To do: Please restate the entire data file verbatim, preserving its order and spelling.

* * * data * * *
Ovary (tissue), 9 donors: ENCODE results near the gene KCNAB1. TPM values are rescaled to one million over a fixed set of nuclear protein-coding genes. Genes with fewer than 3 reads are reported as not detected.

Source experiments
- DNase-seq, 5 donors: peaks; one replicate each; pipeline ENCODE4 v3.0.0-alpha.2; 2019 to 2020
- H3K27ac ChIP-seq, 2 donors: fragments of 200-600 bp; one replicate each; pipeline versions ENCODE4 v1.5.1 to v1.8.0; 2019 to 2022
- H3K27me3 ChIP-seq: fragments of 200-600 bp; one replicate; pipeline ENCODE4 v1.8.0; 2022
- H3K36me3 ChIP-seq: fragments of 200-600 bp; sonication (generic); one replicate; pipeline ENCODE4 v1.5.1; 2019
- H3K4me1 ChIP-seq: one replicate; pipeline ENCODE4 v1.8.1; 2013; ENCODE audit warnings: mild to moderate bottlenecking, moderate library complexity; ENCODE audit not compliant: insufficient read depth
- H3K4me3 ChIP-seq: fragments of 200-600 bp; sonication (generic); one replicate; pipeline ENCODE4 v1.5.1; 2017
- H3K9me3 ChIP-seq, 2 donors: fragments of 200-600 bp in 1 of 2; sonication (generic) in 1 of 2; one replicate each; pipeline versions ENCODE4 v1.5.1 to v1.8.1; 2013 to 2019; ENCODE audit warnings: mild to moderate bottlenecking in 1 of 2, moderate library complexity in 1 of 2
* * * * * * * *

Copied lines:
Ovary (tissue), 9 donors: ENCODE results near the gene KCNAB1. TPM values are rescaled to one million over a fixed set of nuclear protein-coding genes. Genes with fewer than 3 reads are reported as not detected.

Source experiments
- DNase-seq, 5 donors: peaks; one replicate each; pipeline ENCODE4 v3.0.0-alpha.2; 2019 to 2020
- H3K27ac ChIP-seq, 2 donors: fragments of 200-600 bp; one replicate each; pipeline versions ENCODE4 v1.5.1 to v1.8.0; 2019 to 2022
- H3K27me3 ChIP-seq: fragments of 200-600 bp; one replicate; pipeline ENCODE4 v1.8.0; 2022
- H3K36me3 ChIP-seq: fragments of 200-600 bp; sonication (generic); one replicate; pipeline ENCODE4 v1.5.1; 2019
- H3K4me1 ChIP-seq: one replicate; pipeline ENCODE4 v1.8.1; 2013; ENCODE audit warnings: mild to moderate bottlenecking, moderate library complexity; ENCODE audit not compliant: insufficient read depth
- H3K4me3 ChIP-seq: fragments of 200-600 bp; sonication (generic); one replicate; pipeline ENCODE4 v1.5.1; 2017
- H3K9me3 ChIP-seq, 2 donors: fragments of 200-600 bp in 1 of 2; sonication (generic) in 1 of 2; one replicate each; pipeline versions ENCODE4 v1.5.1 to v1.8.1; 2013 to 2019; ENCODE audit warnings: mild to moderate bottlenecking in 1 of 2, moderate library complexity in 1 of 2